The Iowa Senate approved SF 2190 to establish a 24/7 pilot program in counties throughout the state. The hope is to reduce drunk driving fatalities that account for more than a third of all traffic fatalities in Iowa. The 24/7 sobriety program is modeled after South Dakota’s successful project of the same name. Participants are required to wear a SCRAM device 24 hours a day, 7 days a week during the monitoring period. The SCRAM Continuous Alcohol Monitoring device is a compact ankle bracelet that monitors alcohol consumption. Low risk offenders have the option to take breath alcohol tests twice a day.
The SCRAM device holds participants accountable and requires complete sobriety. In South Dakota saw a direct result with the reduction of DUI recidivism and repeat domestic violence offenses. All but four of South Dakota’s 66 counties have a 24/7 sobriety program in operation. North Dakota, Montana, Wyoming and Alaska have also implemented versions of the program in an effort to reduce drunk driving fatalities and alcohol-related offenses. 13 other states are currently running pilot programs and four additional states are considering adding the program with SCRAM requirements. The program has seen bipartisan support in the Iowa Senate.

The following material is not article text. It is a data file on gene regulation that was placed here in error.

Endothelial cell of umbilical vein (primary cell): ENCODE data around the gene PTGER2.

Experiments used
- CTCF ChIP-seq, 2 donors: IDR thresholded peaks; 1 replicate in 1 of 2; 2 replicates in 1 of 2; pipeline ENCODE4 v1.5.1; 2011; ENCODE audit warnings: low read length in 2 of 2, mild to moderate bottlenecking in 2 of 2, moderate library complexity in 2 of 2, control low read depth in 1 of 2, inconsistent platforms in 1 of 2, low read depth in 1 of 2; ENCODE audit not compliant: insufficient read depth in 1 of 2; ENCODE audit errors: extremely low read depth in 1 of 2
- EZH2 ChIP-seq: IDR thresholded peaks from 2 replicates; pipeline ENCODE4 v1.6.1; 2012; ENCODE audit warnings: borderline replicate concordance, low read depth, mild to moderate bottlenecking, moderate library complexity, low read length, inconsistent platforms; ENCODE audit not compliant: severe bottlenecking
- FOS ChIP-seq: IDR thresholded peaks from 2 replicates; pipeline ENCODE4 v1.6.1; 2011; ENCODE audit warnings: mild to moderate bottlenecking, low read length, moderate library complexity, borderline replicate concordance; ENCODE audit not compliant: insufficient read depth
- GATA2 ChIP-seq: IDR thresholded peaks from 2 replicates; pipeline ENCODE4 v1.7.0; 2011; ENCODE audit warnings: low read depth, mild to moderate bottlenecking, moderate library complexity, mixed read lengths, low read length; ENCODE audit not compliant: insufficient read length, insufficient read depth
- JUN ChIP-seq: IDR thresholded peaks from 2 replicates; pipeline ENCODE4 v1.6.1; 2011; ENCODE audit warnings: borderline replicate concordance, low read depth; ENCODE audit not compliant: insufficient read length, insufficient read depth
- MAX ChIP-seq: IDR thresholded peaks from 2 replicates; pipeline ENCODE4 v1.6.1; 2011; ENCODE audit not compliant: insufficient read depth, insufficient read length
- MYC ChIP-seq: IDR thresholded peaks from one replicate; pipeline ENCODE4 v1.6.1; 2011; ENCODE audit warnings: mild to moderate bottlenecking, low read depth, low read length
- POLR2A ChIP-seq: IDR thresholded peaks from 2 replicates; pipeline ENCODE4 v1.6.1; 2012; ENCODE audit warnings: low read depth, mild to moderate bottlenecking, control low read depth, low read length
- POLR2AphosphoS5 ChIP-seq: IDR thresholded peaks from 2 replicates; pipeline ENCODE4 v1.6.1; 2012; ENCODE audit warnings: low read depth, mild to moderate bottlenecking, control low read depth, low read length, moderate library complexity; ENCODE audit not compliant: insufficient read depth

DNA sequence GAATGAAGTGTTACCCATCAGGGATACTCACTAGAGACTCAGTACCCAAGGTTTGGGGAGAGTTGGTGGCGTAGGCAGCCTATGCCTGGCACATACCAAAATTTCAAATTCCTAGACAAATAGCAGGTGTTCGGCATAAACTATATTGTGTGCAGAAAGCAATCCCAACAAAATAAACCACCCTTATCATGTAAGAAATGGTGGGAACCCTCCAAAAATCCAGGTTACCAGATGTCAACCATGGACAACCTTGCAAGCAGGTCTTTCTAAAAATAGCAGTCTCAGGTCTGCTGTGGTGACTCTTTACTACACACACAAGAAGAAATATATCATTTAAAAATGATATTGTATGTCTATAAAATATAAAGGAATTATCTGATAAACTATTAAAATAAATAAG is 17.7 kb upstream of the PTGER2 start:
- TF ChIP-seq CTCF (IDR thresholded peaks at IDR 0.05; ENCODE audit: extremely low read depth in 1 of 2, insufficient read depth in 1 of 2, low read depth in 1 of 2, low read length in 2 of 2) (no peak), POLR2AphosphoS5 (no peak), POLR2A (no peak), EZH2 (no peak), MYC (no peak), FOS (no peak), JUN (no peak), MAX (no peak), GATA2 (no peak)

The idea behind programs like 24/7 sobriety and others that have an alcohol-monitoring component are to address alcoholism. It has been unsuccessful to focus on getting people to stop drinking and driving, the focus has to be on eliminating the drinking period. SCRAM Continuous Alcohol Monitoring helps to achieve that goal by requiring complete sobriety. There is no way to “cheat” the system. The significant reduction in South Dakota’s alcohol-related fatalities since implementation of the program in 2005 is proof that this strategy is working, saving lives and making communities safer for everyone.